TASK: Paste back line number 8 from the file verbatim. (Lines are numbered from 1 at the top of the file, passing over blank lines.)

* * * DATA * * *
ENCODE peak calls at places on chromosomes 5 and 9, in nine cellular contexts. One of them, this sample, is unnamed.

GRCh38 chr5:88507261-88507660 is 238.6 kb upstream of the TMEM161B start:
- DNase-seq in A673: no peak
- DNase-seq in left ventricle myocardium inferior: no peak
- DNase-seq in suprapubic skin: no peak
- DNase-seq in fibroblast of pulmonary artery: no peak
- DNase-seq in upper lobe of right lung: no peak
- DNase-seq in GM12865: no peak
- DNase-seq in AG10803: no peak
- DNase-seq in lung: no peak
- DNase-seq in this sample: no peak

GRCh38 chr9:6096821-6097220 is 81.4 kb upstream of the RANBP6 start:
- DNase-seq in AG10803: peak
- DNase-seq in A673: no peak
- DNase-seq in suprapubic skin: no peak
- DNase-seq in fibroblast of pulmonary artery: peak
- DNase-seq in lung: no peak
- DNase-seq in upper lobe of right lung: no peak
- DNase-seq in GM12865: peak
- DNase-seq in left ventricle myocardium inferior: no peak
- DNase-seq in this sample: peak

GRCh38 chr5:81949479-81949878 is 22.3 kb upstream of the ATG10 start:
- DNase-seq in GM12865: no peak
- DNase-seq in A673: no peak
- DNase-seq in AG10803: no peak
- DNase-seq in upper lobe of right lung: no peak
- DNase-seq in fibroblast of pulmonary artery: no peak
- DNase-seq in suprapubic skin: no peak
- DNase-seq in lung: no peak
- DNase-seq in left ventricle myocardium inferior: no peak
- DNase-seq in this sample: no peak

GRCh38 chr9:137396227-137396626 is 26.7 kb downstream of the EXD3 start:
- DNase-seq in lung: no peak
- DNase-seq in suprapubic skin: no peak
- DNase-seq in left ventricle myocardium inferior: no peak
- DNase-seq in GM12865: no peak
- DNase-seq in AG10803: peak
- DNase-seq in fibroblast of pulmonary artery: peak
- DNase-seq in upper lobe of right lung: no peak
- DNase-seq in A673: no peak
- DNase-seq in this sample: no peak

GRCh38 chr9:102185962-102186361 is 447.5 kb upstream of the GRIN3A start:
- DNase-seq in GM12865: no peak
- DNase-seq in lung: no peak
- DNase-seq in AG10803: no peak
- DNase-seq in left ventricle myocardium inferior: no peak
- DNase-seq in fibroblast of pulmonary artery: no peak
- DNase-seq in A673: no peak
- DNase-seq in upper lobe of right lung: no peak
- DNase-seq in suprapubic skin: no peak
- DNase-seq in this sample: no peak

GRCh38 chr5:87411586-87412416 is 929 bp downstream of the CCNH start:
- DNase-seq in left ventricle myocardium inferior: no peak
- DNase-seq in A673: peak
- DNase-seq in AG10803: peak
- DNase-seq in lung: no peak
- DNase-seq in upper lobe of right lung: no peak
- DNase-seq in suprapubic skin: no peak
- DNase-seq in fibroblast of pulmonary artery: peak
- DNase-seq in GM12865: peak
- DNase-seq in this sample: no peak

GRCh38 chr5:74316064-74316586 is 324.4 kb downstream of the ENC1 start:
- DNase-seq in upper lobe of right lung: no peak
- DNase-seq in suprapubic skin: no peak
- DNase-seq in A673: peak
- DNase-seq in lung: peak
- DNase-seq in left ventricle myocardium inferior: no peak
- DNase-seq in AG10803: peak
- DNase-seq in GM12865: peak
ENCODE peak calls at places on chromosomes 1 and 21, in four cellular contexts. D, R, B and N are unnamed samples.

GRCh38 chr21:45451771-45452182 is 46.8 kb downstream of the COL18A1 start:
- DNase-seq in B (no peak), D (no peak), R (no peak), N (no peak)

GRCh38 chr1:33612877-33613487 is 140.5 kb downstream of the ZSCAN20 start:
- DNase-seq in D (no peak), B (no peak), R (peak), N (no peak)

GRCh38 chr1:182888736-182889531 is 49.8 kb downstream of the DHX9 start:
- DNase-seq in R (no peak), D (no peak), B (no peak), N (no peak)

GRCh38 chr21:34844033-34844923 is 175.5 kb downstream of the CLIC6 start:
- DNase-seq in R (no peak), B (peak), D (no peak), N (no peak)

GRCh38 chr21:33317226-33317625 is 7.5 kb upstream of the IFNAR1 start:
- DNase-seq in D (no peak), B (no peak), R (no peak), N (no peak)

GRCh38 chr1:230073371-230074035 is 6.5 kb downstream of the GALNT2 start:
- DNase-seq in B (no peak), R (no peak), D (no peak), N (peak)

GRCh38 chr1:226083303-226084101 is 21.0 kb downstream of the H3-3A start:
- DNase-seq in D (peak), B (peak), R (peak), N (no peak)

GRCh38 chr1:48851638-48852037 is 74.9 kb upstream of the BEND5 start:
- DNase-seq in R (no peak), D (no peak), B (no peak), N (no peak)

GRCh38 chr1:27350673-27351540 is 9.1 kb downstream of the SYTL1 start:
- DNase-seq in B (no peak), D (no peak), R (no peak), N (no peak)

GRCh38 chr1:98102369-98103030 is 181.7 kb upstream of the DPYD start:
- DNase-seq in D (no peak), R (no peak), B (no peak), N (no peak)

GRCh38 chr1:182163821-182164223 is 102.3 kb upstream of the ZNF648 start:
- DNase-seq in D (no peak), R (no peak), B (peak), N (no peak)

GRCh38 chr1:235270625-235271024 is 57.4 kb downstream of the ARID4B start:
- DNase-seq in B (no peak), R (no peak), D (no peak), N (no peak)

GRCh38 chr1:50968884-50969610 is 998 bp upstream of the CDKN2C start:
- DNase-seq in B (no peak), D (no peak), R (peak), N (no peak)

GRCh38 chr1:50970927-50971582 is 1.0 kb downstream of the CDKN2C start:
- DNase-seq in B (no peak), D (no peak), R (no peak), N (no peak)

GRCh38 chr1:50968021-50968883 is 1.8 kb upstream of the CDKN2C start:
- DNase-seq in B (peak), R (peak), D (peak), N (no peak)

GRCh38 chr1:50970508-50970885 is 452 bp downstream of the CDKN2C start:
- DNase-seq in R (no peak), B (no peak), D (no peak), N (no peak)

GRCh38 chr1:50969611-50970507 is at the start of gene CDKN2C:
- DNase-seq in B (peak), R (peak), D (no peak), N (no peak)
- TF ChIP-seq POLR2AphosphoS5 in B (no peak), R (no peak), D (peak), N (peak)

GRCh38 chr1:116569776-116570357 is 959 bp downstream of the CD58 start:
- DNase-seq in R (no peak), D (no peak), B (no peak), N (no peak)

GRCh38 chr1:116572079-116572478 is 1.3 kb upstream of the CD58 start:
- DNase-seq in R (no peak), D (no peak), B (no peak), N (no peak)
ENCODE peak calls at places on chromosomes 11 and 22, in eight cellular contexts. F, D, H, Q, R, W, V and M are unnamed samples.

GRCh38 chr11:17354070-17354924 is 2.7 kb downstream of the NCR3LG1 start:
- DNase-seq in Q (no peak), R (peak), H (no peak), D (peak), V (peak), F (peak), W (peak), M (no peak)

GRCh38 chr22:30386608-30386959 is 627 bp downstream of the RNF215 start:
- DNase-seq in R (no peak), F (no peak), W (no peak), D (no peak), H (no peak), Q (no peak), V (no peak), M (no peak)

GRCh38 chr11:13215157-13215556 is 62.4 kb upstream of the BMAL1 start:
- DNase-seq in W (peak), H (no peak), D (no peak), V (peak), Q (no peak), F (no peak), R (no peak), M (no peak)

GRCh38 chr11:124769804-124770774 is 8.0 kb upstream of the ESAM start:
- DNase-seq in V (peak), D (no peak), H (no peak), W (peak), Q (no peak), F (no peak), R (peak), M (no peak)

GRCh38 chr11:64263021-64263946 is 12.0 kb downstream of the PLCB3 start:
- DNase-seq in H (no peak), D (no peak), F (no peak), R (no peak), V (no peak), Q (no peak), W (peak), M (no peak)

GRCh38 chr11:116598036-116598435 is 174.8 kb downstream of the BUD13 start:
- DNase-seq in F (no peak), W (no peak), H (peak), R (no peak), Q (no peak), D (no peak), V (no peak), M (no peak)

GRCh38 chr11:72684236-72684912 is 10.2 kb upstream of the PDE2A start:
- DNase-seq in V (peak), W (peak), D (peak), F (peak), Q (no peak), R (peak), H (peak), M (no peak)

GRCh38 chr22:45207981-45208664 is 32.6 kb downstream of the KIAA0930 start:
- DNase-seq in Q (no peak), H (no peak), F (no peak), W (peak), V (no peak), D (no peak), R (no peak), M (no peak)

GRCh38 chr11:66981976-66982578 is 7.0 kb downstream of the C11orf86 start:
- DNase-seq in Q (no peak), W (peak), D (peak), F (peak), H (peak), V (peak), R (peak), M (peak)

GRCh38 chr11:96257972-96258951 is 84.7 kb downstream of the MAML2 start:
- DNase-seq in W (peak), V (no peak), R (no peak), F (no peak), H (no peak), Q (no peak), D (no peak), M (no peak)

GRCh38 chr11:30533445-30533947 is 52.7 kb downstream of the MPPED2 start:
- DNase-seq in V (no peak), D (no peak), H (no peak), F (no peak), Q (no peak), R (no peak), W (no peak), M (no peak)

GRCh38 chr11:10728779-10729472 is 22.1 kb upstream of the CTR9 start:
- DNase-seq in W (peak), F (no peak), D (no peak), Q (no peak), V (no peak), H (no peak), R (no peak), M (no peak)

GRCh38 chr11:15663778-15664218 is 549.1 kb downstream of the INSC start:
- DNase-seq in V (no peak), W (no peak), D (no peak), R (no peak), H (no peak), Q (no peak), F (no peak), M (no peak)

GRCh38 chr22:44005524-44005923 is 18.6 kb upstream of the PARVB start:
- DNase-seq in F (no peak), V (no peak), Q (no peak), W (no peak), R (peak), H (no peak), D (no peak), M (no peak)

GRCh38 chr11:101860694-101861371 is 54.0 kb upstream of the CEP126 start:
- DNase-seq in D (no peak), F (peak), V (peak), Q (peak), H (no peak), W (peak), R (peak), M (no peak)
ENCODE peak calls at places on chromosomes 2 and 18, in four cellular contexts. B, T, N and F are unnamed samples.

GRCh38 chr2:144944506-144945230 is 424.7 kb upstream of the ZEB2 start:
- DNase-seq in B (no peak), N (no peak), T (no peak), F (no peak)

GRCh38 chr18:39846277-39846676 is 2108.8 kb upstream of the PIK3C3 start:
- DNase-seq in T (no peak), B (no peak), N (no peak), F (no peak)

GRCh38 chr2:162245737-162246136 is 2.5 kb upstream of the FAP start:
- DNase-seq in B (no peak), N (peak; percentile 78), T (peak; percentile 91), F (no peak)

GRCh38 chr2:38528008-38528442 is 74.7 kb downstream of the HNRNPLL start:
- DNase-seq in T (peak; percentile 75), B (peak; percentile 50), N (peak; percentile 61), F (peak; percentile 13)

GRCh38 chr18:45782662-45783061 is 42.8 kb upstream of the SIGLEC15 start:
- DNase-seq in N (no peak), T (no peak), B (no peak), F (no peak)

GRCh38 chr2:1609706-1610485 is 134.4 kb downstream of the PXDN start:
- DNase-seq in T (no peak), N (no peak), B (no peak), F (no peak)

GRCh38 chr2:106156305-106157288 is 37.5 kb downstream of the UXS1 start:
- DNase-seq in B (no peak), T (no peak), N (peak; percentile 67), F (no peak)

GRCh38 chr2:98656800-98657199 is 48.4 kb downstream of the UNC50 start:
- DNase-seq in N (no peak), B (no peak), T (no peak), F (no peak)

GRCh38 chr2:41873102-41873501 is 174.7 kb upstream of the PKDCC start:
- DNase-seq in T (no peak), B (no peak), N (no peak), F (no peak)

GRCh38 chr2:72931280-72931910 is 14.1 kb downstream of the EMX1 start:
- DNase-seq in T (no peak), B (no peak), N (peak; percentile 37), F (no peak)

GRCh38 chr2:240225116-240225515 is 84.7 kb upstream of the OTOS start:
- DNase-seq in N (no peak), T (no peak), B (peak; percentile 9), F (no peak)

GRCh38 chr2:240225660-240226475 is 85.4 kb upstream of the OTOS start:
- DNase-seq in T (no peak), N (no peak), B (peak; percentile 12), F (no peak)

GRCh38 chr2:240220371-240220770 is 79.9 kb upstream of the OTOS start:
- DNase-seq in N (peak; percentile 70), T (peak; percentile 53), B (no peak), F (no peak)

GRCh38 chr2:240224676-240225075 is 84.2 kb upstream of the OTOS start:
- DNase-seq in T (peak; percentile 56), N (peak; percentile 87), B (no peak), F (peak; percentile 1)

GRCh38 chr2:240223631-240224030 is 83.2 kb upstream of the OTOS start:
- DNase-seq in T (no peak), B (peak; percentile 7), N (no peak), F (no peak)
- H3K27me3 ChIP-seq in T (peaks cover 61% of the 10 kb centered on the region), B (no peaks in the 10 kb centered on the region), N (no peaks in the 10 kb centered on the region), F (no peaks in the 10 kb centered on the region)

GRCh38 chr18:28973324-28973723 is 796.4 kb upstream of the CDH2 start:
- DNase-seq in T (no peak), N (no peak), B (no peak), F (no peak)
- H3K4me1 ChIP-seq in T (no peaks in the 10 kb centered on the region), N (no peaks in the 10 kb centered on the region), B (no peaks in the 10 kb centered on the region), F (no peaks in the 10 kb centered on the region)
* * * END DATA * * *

- DNase-seq in GM12865: no peak